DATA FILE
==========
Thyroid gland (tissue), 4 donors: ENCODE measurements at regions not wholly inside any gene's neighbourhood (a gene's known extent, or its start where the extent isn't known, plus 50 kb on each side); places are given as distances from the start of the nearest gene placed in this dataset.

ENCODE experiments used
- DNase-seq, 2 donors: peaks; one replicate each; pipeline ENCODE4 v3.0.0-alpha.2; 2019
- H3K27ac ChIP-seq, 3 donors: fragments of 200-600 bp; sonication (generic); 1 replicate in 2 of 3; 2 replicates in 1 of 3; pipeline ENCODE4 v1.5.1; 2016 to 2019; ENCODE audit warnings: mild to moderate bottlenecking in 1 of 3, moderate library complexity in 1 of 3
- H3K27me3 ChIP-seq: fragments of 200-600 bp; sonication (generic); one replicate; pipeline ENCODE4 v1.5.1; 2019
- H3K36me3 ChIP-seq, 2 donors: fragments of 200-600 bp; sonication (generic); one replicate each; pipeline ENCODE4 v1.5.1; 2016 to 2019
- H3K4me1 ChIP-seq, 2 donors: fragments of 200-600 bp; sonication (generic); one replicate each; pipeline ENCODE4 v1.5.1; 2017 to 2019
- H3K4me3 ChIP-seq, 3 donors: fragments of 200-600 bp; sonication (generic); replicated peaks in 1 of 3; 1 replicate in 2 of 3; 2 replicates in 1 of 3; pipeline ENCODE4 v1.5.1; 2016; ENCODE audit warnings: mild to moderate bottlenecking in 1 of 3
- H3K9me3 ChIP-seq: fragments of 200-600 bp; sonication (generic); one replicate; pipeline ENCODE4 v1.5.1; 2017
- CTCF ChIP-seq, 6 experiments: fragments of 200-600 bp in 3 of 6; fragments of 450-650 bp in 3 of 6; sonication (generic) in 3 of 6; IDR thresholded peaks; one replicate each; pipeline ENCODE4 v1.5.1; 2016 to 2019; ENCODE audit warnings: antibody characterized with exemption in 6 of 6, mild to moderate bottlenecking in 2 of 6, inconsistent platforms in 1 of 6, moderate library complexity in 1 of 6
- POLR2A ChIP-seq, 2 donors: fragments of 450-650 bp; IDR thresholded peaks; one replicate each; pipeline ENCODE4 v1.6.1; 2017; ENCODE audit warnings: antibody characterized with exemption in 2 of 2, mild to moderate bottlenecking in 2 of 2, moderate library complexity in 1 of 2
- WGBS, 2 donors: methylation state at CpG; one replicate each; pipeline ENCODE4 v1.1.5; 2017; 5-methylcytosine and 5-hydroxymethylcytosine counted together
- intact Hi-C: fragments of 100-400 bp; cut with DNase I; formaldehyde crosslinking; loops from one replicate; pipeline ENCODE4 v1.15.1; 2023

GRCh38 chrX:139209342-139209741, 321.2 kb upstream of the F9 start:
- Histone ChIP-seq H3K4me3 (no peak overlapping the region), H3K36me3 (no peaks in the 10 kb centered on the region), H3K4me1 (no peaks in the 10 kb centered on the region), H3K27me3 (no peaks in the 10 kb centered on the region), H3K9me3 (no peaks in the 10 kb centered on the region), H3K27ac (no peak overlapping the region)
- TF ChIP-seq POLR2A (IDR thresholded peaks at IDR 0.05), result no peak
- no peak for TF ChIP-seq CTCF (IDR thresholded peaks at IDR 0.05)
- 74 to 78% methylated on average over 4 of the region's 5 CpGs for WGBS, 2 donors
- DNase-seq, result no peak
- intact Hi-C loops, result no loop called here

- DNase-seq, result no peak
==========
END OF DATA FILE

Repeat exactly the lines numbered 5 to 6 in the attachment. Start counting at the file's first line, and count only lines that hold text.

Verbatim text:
- H3K27me3 ChIP-seq: fragments of 200-600 bp; sonication (generic); one replicate; pipeline ENCODE4 v1.5.1; 2019
- H3K36me3 ChIP-seq, 2 donors: fragments of 200-600 bp; sonication (generic); one replicate each; pipeline ENCODE4 v1.5.1; 2016 to 2019